To Help Third World, Send Cash, Not Stuff

Developing world doesn't need our cast-offs: Charles Kenny
By Evann Gastaldo,  Newser Staff
Posted Oct 12, 2011 2:49 PM CDT
Haitians fight to get a box of food that was thrown from the back of a container filled with food aid in the north-eastern town of Gonaives, Haiti 23 September 2004.   (Getty Images)

(Newser) – The common practice of sending hand-me-downs or excess merchandise to developing countries seems like a good idea—after all, if the NFL can’t sell all those “Pittsburgh Steelers: Super Bowl XLV Champions” shirts, what’s wrong with sending them to Zambia? The problem is, Zambians don’t need our old shirts, even if they're free, writes Charles Kenny in Foreign Policy. Even if they needed shirts, sending them ours only serves to hurt the local economy. “Want to really help a Zambian? Give him a shirt made in Zambia.”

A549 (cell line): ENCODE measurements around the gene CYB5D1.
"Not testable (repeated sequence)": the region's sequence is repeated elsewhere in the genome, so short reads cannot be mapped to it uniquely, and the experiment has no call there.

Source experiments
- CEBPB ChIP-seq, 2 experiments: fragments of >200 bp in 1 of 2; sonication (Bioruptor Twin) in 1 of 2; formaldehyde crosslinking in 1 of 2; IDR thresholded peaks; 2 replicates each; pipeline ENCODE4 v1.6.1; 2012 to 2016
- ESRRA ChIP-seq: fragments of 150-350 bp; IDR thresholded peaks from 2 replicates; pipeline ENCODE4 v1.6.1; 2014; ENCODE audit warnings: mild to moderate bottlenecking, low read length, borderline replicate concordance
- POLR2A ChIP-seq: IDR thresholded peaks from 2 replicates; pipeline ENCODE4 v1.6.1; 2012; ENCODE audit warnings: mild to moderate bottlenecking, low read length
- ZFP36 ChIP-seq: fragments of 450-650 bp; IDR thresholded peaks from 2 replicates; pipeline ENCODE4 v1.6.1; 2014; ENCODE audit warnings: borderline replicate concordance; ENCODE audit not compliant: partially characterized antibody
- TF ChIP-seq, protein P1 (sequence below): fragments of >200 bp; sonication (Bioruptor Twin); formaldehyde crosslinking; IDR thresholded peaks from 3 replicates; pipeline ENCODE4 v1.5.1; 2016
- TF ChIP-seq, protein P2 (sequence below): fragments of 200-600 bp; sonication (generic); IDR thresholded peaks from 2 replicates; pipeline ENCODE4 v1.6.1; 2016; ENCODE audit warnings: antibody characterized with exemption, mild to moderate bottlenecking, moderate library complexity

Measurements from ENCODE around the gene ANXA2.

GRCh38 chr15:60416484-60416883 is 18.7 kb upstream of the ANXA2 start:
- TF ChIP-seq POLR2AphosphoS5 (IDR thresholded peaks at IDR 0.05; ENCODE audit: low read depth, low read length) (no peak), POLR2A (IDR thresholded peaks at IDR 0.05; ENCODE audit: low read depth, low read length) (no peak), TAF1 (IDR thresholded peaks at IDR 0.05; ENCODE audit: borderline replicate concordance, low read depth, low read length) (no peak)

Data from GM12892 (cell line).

But more often, the stuff they need is not the same as the stuff we want to offload on them. (“Stuff We Don’t Want,” by the way, has its own Twitter hashtag: #SWEDOW.) Even food aid, which helps agricultural conglomerates more than it helps developing countries, is misguided and can actually hurt local farmers in areas where it’s sent. “Bottom line: Donations of cash are nearly always more effective,” Kenny writes. If food or shirts are truly needed, cash can purchase local food or shirts—and do so cheaper and faster. “Much better to stop giving them the stuff we don't want—and start giving them the money they do.”

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